The Emperor

A middle-aged man sits commandingly, and perhaps a bit defensively, on a throne, while two nubile young women attend him.

The Emperor is all about control. He sits on a dais, to ensure that his head is higher than any others in the room. Others come to him and provide him with what he needs, but he seems reluctant to make eye contact with them. The Emperor creates a structured environment in which others do only what he expects them to do (at least while they are in his presence).

He can control people in this way because he wields some kind of power - financial or political, or perhaps just simple psychological or physical intimidation. The laurel wreath on his head represents official sanction of his authority; he has received approval in the eyes of the establish social order. Even the Roman emperors of history did not rule by sheer brute force and conquest, but received the endorsement of their society's power structures.

From time to time, we all need to take control. When there is an emergency, or when our children suddenly become minions of chaos, it can become necessary to simply determine what needs to be done and lead, using whatever personal authority one has to command others. Control is also a trait that is admired in many professions. If one has good ideas and a good track record of producing postive results, others may happily support the controlling person. Control can result in impressive efficiencies and rapid successes. If the controller has a naturally even temperament and some degree of objectivity and fairness, others may even appreciate having a clear structure of expectations in which to function. It is better than the chaos of back-biting and gossip that may develop when anarchy is allowed to reign.

Most often, though, control is a great enemy of intimacy. At its worse, it becomes abusive, a power imbalance used to exploit and degrade. Even in less extreme cases, though, control can be extremely harmful, because it circumvents grappling with personal differences and conflicting needs. Other human beings will behave as we expect only if they compromise their own identities in the process. Add to this the one-way nature of communication in a controlling relationship, and we have a recipe for resentment and anxiety. The Emperor, finding willing servants who don't talk back, continues to expand his expectations, losing contact with how he appears to those who do his bidding. In the illustration, the Emperor has acquired two young women who conform to his picture of sexual beauty . . . youthful, trim, and shapely. His own body is far removed from any parallel standard of male beauty, but the power imbalance allows him to see himself as beautiful in the eyes of his servants. This is a metaphor for how control not only oppresses its victims, but also deprives the controlling person of necessary information with which to build a healthy and realistic relationship.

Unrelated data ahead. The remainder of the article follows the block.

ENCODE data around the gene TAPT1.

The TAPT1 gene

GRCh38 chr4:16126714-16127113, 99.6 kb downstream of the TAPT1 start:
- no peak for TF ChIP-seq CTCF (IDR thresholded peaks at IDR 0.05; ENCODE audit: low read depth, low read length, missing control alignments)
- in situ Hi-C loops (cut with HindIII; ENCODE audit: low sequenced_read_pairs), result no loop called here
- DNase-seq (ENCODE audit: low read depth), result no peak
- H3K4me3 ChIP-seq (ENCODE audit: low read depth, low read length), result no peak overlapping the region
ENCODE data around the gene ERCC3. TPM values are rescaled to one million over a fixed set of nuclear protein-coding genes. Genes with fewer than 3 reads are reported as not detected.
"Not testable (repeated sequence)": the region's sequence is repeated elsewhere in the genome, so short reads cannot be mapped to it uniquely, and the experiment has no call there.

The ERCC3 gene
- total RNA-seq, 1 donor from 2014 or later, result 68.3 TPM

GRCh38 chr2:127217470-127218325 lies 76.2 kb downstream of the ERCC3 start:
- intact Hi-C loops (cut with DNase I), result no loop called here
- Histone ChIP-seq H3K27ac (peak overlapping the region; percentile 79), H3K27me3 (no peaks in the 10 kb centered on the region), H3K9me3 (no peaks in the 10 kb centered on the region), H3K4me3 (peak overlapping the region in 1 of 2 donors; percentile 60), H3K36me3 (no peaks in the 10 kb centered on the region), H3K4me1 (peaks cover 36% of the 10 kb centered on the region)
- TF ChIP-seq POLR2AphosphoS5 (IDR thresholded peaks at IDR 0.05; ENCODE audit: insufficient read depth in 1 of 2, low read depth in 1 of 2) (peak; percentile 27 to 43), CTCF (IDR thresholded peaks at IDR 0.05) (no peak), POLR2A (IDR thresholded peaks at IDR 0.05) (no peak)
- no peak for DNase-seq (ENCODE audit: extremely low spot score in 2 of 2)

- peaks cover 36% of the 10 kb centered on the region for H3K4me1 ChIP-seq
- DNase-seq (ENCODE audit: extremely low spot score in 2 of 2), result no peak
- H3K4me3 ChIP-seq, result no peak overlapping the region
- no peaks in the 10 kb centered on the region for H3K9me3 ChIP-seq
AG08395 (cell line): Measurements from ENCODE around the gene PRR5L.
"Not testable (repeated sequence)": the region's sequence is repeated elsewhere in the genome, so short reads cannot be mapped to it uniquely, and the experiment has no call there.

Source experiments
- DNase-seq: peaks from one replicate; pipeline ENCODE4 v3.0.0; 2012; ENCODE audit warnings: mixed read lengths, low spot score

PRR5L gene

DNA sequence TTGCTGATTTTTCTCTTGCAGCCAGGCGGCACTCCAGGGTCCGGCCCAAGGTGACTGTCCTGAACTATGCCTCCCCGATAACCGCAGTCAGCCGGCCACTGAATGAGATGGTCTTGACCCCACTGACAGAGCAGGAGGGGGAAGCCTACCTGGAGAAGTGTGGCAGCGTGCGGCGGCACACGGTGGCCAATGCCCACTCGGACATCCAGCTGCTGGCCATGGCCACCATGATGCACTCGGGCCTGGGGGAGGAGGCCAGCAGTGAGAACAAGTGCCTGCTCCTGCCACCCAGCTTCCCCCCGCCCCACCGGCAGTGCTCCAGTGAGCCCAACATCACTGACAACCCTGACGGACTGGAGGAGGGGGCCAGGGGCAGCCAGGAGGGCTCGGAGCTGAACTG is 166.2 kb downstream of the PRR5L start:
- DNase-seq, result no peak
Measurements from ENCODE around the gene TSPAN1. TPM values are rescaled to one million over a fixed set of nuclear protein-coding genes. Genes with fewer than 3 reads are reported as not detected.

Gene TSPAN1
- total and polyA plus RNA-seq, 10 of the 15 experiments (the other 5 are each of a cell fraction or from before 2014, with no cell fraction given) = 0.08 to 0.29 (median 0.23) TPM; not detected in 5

Often control arises not from an overblown ego or a desire to subjugate, but simply from convenience which leads to habit. When we withdraw from differences of opinion in silence, we tacitly endorse the other's control. Often, avoiding conflict is easier for both parties. Squabbling over each minor difference just produces a tense and unloving atmosphere. The danger is that an imbalance will arise - one party will capitulate more than the other, and the beneficiary of these concessions will not reciprocate or investigate the other's true feelings. This sets up habits of dominance, which may result in a spiral of power imbalance and resentment.

In most relationships, it is clear early on which way the power balance is likely to tip, given the personalities involved. To avoid the pitfalls of control requires the active engagement of both parties. The person who naturally assumes the role of Emperor must learn to seek out the partner's opinion and collaboration. The person who tends to adopt the role of servant must learn to speak up instead of feeling victimized. When love is strong, both partners will embrace these departures from habit, and see them as opportunities for fostering intimacy.

If the Emperor and his serving girls ever make eye contact and engage in authentic conversation, the whole picture will change.